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Celestial sandpaper: grit from the stars.

Celestial sandpaper: Grit from the stars

Silicon carbide manufactured in an electric furnace by heating sand in the presence of carbon is a tough, hard material often used for making sandpaper. The first laboratory evidence that the same material may also be created within gases ejected by carbon-rich stars has been found in microscopic silicon carbide grains recently isolated from a primitive meteorite.

The discovery of these grains by Edward Anders of the University of Chicago and his colleagues marks the first time that scientists have been able to examine samples of stellar silicon carbide in the laboratory. Astronomers had previously detected the compound's spectral signature in dust surrounding distant stars.

"People had predicted silicon carbide would be present," says Anders. "But seeing it from afar as dust grains in a star spectrum isn't the same as analyzing it in the lab and seeing...what sort of story it tells." The researchers report their findings in two papers in the Dec. 24 NATURE.

Anders and his group isolated the silicon carbide grains, each one a micron or less across, by gradually dissolving away the rest of the meteorite sample. A similar technique applied earlier had resulted in the detection of tiny diamond crystals within the same meteorite (SN: 3/14/87, p.166).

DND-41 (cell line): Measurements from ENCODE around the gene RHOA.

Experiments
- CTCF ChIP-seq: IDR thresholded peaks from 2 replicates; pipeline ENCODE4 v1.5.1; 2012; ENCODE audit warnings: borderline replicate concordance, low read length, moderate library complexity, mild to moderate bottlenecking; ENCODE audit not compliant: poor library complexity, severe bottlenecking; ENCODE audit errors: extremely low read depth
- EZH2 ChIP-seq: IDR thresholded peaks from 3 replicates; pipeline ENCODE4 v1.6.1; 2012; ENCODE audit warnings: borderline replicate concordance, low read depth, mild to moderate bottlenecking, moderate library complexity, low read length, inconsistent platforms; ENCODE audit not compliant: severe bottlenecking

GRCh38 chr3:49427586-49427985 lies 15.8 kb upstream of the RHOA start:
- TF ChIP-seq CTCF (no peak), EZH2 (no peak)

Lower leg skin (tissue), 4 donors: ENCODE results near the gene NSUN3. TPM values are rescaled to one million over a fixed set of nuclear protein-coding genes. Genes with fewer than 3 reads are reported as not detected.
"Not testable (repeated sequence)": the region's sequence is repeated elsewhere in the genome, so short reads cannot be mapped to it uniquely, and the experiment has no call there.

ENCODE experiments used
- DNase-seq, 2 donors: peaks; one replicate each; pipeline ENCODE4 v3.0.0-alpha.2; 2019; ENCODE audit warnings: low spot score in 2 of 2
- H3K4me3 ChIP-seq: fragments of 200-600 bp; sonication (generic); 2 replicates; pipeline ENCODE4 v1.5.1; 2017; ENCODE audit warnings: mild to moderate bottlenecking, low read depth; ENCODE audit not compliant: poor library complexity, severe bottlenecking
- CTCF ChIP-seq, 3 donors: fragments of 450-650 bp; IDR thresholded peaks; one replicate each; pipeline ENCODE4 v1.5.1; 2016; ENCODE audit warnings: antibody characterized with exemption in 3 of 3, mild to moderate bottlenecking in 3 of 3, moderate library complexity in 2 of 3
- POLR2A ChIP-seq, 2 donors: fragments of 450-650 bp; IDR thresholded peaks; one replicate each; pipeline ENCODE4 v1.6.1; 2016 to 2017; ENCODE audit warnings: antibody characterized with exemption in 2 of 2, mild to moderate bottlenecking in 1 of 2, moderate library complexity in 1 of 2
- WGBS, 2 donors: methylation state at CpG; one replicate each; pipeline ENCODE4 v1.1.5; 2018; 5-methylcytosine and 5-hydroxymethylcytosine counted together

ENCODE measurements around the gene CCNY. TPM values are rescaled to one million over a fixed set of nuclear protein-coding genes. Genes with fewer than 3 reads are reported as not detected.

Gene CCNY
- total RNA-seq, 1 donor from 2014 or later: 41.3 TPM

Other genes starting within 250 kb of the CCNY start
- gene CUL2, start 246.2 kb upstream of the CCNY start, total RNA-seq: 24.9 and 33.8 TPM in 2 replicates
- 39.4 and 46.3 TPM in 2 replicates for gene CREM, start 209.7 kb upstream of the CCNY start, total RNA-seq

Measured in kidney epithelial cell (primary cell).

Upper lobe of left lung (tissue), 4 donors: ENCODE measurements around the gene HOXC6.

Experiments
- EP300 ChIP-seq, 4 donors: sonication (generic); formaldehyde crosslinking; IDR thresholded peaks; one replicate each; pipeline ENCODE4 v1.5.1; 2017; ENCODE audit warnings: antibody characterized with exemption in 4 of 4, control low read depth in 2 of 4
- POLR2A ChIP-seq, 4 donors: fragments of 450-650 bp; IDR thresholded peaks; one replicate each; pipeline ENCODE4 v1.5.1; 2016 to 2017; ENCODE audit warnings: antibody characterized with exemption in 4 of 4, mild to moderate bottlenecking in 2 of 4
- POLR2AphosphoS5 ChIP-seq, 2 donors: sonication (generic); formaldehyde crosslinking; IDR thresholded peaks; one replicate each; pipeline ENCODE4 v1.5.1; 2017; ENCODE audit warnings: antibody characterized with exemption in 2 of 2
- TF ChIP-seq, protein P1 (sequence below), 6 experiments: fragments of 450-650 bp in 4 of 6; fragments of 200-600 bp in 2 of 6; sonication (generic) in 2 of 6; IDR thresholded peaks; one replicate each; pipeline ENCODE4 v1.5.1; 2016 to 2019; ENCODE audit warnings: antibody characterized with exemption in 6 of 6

The resistance of both diamond and silicon carbide to chemical attack means that the grains have survived largely intact over time periods longer than the age of the solar system. Their presence -- as messengers from a distant past -- suggests how solid materials may form within a gas cloud shed by a star.

The researchers found that the silicon carbide grains contain an unusual combination of carbon and silicon isotopes. They conclude that initially the carbon and silicon atoms were probably created separately by different stars at different stages in their life cycles. In other words, more than one star may have contributed to the formation of silicon carbide. At a later stage, a nova explosion may have driven the atoms together to create the grains present in a meteorite.

Exactly how the silicon carbide and diamond grains were produced in gas clouds is open to debate. "When one goes to an unusual environment that is not really common on earth," says Anders, "one has to consider factors that one normally ignores on earth." Adding to the puzzle, Anders and his group have recently found meteorite diamonds that are large enough to be visible in an optical microscope.
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Title Annotation:stellar silicon carbide found in meteorite
Author:Peterson, Ivars
Publication:Science News
Date:Jan 2, 1988
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